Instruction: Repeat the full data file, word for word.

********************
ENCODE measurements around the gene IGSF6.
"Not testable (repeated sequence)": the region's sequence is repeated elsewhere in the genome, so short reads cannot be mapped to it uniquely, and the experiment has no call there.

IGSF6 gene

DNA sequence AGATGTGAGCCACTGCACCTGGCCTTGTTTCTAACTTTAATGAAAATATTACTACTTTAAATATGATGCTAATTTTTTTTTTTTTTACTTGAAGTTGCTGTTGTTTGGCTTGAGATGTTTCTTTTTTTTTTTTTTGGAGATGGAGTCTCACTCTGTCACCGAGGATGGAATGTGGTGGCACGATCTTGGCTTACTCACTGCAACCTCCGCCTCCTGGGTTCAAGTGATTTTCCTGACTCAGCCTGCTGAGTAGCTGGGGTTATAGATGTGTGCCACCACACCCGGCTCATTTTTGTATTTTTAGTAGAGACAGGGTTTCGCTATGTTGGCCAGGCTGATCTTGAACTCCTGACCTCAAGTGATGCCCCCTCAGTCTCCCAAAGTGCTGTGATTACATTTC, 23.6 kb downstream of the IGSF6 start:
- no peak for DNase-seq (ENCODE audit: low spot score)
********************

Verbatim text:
ENCODE measurements around the gene IGSF6.
"Not testable (repeated sequence)": the region's sequence is repeated elsewhere in the genome, so short reads cannot be mapped to it uniquely, and the experiment has no call there.

IGSF6 gene

DNA sequence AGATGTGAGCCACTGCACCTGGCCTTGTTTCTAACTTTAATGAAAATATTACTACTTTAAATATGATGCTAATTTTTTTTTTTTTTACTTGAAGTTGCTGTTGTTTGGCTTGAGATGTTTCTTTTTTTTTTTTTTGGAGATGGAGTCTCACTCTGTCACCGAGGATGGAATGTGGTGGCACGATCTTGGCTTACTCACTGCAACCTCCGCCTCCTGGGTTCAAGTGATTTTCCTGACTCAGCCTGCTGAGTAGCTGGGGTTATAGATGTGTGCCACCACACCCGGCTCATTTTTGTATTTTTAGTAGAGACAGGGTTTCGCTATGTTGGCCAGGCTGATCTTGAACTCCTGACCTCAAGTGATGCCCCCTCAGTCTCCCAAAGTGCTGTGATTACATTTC, 23.6 kb downstream of the IGSF6 start:
- no peak for DNase-seq (ENCODE audit: low spot score)